Deciding to file for bankruptcy is a brave choice for those who need it, but it is certainly a commitment and can have far-reaching consequences — a Chapter 7 bankruptcy stays on your credit report for 10 years after it’s arranged, which can affect your ability to take out a loan or mortgage. The process takes about six months to complete, and you are still responsible for paying off many of your loans, albeit in a more reasonable time frame. But, bankruptcies have proven to be very effective in helping people restructure their debts and mindsets about money. There were 1,071,932 bankruptcy filings in the U.S. during 2013. Remember — you cannot go through the process alone, and will need a fair amount of bankruptcy help.
Filing is still a big decision, so a thorough self-audit should be conducted before you make a final decision, and you should, of course, consult a bankruptcy attorney when assessing your overall financial situation.
1. See if You Can Take Action on Your Own
Start by trying not to file bankruptcy — call your creditors and see if you can work out different repayment arrangements with them yourself. Put yourself on a strict budget, and arrange for part of your income to go directly towards repaying your debts. Some creditors will allow you to change repayment plans if you present a comprehensive plan for repaying your debt.
2. Assess Your Debt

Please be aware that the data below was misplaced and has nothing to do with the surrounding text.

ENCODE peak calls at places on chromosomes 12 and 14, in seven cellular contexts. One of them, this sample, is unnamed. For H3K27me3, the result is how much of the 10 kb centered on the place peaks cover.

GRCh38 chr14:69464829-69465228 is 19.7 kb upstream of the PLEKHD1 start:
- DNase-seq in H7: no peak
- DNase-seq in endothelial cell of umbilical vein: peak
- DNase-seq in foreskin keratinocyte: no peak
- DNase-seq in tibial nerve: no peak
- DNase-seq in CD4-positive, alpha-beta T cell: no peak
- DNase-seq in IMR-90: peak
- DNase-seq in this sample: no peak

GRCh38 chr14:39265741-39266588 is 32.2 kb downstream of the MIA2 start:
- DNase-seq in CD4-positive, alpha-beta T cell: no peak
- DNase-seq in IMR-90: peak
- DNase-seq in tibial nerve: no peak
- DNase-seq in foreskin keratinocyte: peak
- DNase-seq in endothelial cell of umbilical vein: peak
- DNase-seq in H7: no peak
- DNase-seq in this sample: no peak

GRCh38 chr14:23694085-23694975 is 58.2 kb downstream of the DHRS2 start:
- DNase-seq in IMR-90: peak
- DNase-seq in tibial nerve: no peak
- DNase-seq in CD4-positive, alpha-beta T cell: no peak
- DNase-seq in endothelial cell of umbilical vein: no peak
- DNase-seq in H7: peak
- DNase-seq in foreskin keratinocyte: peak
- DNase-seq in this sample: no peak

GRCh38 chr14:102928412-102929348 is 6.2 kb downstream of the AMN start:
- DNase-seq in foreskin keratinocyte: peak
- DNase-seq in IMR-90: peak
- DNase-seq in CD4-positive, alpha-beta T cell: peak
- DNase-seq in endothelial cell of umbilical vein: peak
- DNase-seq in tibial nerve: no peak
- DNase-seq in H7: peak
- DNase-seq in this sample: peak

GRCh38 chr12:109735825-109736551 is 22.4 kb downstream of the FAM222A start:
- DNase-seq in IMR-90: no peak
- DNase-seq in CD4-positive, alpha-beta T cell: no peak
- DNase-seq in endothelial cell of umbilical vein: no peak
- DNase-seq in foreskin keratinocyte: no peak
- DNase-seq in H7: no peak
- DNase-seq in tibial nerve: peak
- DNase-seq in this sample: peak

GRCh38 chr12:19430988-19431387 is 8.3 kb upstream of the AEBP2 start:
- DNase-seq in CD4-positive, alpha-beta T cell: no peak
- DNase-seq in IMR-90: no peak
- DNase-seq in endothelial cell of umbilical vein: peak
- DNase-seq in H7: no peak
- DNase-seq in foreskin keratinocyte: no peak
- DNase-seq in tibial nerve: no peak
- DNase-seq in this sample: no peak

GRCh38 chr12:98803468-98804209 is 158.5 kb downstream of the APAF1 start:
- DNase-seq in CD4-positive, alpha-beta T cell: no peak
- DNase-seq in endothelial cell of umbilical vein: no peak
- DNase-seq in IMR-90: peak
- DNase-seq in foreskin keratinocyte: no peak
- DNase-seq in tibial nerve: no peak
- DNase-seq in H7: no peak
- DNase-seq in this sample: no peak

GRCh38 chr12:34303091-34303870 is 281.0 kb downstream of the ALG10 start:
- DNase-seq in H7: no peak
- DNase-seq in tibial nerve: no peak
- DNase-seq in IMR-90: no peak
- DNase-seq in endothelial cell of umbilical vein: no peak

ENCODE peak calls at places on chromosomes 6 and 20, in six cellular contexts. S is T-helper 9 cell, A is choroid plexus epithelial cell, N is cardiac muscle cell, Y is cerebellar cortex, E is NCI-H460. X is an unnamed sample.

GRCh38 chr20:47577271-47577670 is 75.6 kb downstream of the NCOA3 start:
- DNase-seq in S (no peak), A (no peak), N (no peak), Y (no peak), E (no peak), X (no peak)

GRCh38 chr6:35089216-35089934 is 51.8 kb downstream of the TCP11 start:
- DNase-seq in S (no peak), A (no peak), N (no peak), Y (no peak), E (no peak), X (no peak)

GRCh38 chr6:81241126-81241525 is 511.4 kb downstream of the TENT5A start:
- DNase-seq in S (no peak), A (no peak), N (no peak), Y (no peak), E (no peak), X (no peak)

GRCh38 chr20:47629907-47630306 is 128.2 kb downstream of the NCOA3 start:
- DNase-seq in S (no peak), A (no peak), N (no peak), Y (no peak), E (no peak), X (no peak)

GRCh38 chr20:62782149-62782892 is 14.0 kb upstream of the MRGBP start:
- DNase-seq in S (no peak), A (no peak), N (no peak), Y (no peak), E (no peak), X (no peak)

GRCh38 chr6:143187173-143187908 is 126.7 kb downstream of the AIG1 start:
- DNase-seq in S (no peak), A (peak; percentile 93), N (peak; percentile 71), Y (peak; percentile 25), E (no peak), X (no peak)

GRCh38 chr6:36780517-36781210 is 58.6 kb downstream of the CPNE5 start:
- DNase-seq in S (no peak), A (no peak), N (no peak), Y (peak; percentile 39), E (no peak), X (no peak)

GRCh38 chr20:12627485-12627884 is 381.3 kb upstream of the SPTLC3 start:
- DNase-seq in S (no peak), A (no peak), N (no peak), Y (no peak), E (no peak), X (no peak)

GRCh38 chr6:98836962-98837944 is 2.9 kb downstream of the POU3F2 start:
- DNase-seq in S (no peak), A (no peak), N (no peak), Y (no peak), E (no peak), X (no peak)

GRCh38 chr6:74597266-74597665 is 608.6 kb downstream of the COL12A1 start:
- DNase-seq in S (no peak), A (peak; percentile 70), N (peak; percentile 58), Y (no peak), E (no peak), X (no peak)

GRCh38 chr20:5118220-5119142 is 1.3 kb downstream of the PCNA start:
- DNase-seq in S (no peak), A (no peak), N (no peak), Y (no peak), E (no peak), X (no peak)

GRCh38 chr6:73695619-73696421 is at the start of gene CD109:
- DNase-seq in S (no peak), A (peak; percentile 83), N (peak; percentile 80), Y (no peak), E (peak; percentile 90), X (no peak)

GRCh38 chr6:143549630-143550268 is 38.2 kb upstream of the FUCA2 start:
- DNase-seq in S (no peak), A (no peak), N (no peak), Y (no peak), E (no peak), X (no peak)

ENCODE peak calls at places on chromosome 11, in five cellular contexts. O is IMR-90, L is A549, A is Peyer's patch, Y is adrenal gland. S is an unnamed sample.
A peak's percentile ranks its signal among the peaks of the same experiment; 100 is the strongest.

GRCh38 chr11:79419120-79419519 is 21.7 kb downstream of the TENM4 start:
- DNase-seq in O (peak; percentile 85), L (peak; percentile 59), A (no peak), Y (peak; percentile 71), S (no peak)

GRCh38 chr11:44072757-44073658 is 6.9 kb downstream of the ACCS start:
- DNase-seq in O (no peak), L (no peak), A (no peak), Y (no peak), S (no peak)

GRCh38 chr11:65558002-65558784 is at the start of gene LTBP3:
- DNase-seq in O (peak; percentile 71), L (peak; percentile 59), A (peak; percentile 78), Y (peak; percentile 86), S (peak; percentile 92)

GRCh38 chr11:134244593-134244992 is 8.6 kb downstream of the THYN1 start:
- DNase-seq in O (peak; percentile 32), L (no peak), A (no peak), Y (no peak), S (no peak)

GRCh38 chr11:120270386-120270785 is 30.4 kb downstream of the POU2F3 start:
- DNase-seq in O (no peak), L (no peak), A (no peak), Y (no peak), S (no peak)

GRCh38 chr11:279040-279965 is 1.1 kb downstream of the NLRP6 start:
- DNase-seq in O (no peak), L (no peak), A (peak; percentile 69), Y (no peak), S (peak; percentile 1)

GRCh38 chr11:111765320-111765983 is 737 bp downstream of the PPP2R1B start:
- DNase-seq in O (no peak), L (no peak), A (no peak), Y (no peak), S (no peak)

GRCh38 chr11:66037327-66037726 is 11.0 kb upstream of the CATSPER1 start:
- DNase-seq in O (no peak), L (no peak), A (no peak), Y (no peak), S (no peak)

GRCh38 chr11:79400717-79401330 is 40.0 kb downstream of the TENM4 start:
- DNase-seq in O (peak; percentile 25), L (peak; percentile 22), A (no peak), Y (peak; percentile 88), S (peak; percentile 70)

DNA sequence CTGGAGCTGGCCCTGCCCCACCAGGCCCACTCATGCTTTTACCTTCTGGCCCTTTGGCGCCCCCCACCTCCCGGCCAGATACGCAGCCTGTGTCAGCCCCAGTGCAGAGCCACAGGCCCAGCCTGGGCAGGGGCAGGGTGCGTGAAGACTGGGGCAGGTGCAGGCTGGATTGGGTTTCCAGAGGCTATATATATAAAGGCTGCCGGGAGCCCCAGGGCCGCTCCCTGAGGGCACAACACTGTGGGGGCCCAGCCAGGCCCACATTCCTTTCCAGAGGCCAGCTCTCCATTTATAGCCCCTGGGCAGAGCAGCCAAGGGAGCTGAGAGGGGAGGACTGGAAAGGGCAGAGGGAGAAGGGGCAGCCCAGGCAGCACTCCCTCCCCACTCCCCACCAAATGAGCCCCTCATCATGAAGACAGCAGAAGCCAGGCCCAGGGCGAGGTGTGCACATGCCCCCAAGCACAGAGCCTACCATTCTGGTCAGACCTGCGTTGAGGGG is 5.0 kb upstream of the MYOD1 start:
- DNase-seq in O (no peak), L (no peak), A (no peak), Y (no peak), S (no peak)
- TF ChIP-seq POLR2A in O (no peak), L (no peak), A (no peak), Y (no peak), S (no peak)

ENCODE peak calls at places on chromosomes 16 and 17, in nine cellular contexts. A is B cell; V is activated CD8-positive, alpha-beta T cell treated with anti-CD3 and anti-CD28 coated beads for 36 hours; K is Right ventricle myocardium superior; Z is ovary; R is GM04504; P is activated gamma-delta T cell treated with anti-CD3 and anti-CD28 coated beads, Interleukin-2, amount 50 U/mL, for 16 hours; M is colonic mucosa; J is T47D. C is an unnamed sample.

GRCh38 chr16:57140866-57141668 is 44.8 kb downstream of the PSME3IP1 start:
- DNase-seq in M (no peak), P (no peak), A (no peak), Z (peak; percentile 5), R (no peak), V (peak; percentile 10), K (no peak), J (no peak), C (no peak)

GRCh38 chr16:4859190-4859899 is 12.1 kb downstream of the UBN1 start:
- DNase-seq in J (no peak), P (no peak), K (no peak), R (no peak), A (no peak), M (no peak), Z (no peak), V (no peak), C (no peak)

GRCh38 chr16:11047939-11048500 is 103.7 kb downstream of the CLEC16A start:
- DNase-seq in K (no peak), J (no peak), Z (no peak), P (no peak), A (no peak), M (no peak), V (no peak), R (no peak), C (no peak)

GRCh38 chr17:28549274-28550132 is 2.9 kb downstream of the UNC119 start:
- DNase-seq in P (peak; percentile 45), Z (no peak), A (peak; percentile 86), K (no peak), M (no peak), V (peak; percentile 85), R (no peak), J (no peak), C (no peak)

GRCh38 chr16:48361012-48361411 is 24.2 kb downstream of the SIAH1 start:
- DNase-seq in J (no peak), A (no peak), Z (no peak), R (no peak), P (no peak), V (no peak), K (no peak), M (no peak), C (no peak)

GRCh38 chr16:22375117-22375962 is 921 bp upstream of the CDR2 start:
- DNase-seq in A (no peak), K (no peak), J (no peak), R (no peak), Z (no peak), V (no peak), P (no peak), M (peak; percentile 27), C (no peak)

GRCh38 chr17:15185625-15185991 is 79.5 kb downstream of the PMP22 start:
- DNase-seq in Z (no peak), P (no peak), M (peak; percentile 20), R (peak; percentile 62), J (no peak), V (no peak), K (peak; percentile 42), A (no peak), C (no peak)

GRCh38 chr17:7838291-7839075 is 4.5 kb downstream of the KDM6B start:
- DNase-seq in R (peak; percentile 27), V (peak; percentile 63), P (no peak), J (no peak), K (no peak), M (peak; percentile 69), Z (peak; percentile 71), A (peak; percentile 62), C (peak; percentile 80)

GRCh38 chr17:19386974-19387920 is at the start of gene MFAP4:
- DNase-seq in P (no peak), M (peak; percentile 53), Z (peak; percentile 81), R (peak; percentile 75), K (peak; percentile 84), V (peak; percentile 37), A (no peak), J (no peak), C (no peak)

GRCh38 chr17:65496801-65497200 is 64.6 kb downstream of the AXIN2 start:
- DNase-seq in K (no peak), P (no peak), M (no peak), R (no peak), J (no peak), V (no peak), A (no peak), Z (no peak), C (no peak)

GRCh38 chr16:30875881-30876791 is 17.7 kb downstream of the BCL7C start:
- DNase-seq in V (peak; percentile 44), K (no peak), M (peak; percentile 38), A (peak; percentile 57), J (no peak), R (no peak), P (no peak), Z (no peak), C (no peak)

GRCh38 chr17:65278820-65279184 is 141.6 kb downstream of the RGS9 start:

Before you go ahead with your plans for filing bankruptcy, take a serious look at your debt and do some analyzing. Some types of debt don’t get erased with bankruptcy, like student loans for example. That’s why it’s important to find out exactly how much you owe and where. Also, anyone connected with your loans won’t be forgiven — for instance, if your parent co-signed a car loan with you, you’d still have to repay the loan yourself.
3. Learn About the Different Types of Bankruptcy
If you really have determined that you want to file bankruptcy, and it’s the right solution for your particular financial situation, make sure to do your research before you start working with your bankruptcy lawyer. There are several types of bankruptcy and all are designed to help people in different types of financial situations.
Whatever you do, make sure to reach out and take what bankruptcy help you can.